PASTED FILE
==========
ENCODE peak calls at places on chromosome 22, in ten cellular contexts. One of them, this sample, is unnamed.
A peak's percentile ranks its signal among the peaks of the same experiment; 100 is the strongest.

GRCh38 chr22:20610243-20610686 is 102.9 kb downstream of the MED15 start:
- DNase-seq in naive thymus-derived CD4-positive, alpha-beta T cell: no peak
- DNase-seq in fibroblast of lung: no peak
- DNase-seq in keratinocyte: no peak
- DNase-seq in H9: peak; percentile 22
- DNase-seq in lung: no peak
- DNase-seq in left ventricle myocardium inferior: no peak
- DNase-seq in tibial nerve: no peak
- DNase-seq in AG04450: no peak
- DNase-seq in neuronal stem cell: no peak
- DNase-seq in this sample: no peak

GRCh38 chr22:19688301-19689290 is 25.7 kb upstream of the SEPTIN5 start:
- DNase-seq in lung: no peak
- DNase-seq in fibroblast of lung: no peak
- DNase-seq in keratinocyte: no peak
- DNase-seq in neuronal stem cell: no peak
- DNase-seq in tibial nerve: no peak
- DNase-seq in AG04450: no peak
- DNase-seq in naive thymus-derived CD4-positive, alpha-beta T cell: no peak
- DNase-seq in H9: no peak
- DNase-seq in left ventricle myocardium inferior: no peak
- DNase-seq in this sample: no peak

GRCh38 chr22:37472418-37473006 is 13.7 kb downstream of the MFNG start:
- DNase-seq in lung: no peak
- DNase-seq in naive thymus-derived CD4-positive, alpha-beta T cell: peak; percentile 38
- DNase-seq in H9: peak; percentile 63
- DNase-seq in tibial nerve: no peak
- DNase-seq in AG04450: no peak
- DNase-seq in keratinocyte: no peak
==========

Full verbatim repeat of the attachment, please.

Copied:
ENCODE peak calls at places on chromosome 22, in ten cellular contexts. One of them, this sample, is unnamed.
A peak's percentile ranks its signal among the peaks of the same experiment; 100 is the strongest.

GRCh38 chr22:20610243-20610686 is 102.9 kb downstream of the MED15 start:
- DNase-seq in naive thymus-derived CD4-positive, alpha-beta T cell: no peak
- DNase-seq in fibroblast of lung: no peak
- DNase-seq in keratinocyte: no peak
- DNase-seq in H9: peak; percentile 22
- DNase-seq in lung: no peak
- DNase-seq in left ventricle myocardium inferior: no peak
- DNase-seq in tibial nerve: no peak
- DNase-seq in AG04450: no peak
- DNase-seq in neuronal stem cell: no peak
- DNase-seq in this sample: no peak

GRCh38 chr22:19688301-19689290 is 25.7 kb upstream of the SEPTIN5 start:
- DNase-seq in lung: no peak
- DNase-seq in fibroblast of lung: no peak
- DNase-seq in keratinocyte: no peak
- DNase-seq in neuronal stem cell: no peak
- DNase-seq in tibial nerve: no peak
- DNase-seq in AG04450: no peak
- DNase-seq in naive thymus-derived CD4-positive, alpha-beta T cell: no peak
- DNase-seq in H9: no peak
- DNase-seq in left ventricle myocardium inferior: no peak
- DNase-seq in this sample: no peak

GRCh38 chr22:37472418-37473006 is 13.7 kb downstream of the MFNG start:
- DNase-seq in lung: no peak
- DNase-seq in naive thymus-derived CD4-positive, alpha-beta T cell: peak; percentile 38
- DNase-seq in H9: peak; percentile 63
- DNase-seq in tibial nerve: no peak
- DNase-seq in AG04450: no peak
- DNase-seq in keratinocyte: no peak